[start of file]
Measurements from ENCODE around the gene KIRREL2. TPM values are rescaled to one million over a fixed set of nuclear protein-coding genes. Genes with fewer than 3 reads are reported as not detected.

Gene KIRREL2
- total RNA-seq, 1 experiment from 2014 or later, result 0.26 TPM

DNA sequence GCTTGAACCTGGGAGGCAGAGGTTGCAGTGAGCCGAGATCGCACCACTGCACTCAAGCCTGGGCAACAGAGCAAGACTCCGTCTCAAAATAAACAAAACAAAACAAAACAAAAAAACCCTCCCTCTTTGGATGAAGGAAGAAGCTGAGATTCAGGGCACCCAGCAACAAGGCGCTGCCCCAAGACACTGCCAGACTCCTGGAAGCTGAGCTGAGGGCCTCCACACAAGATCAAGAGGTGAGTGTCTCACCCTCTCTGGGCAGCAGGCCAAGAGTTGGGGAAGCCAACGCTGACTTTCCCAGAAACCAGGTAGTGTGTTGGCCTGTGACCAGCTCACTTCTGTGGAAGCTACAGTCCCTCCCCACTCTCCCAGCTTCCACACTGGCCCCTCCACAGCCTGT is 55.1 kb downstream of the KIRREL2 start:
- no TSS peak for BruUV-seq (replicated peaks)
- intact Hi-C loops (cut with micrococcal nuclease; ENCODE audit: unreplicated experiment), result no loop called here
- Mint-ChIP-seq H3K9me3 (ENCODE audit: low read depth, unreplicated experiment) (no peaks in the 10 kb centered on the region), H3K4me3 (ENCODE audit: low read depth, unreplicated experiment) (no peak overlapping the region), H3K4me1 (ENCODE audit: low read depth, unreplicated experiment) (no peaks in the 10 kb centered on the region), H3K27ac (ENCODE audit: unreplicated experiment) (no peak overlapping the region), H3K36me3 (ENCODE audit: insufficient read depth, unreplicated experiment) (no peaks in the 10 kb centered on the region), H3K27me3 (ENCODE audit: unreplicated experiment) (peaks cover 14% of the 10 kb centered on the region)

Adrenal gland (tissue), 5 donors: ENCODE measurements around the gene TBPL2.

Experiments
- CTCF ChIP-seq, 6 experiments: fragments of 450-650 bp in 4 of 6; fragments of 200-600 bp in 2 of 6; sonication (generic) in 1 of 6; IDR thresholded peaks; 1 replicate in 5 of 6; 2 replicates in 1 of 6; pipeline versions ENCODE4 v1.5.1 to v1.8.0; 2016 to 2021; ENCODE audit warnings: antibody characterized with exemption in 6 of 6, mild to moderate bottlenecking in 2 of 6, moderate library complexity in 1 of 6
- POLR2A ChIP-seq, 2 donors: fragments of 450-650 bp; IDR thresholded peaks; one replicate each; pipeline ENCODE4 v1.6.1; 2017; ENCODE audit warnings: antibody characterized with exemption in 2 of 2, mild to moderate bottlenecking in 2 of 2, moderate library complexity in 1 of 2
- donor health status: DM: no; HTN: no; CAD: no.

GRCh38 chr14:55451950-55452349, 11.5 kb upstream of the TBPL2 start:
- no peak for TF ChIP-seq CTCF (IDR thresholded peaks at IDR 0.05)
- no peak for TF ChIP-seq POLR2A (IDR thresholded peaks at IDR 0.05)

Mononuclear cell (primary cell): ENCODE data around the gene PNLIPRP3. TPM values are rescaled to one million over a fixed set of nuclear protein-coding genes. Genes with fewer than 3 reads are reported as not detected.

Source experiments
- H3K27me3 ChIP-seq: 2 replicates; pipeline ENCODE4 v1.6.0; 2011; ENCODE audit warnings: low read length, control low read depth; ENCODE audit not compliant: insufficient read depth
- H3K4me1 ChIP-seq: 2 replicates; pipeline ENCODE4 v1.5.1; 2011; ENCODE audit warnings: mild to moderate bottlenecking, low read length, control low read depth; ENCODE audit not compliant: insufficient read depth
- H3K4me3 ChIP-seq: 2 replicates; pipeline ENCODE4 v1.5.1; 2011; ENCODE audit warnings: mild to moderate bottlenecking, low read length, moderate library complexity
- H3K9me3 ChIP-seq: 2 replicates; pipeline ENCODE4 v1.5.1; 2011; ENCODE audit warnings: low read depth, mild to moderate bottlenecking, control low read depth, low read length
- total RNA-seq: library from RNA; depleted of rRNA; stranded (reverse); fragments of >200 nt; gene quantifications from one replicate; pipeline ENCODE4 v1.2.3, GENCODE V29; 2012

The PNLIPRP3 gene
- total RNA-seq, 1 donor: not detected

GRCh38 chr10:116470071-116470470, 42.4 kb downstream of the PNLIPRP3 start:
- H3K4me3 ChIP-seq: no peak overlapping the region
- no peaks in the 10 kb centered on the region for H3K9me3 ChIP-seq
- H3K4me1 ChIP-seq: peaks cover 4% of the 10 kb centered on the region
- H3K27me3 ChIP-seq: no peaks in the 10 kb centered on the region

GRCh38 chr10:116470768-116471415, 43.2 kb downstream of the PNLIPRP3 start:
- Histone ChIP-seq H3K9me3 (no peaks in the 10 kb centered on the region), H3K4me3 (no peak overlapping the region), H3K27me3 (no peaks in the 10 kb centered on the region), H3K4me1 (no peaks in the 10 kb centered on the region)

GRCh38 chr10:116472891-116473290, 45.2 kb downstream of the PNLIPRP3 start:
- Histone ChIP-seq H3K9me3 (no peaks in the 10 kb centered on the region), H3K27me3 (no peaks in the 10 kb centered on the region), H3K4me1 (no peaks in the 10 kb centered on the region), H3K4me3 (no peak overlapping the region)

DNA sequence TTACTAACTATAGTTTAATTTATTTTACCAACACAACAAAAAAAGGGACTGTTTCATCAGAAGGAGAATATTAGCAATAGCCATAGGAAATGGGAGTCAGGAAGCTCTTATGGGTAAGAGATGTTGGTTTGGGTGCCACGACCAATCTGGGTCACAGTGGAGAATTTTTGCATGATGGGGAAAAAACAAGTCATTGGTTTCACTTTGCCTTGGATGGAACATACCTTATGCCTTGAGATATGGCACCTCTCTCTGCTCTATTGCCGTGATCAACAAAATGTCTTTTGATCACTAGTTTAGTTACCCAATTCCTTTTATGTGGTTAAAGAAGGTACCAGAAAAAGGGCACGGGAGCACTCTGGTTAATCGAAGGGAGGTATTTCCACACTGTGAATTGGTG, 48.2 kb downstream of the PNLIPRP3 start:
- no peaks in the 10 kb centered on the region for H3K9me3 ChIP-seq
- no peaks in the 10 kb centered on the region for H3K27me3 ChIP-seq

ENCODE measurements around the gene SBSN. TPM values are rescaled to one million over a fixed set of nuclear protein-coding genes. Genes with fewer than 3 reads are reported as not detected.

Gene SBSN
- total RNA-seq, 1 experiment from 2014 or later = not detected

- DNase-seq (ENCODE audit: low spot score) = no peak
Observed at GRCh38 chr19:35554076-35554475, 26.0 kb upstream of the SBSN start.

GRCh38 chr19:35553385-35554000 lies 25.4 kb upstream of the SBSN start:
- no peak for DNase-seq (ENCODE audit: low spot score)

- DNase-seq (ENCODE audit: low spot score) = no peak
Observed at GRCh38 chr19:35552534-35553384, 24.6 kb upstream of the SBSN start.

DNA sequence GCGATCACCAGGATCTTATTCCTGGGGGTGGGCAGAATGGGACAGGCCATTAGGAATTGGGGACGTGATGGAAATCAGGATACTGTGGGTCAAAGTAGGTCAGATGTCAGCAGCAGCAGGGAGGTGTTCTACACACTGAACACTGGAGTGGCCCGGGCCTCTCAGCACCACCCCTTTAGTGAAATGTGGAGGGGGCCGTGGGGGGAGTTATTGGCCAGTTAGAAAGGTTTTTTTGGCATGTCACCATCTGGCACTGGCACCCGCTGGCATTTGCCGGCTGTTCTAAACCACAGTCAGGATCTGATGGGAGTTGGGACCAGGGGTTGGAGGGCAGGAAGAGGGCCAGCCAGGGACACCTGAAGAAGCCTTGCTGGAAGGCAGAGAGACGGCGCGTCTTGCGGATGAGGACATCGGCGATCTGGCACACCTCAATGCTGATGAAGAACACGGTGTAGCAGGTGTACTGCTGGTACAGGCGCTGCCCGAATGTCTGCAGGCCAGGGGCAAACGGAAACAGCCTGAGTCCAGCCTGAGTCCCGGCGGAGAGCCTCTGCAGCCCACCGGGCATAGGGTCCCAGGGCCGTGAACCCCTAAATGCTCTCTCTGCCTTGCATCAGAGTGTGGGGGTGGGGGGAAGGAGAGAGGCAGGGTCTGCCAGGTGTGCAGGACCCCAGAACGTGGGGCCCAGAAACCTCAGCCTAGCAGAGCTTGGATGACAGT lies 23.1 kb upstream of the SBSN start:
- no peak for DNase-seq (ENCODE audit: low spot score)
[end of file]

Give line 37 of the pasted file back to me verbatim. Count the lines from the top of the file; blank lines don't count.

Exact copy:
ENCODE measurements around the gene SBSN. TPM values are rescaled to one million over a fixed set of nuclear protein-coding genes. Genes with fewer than 3 reads are reported as not detected.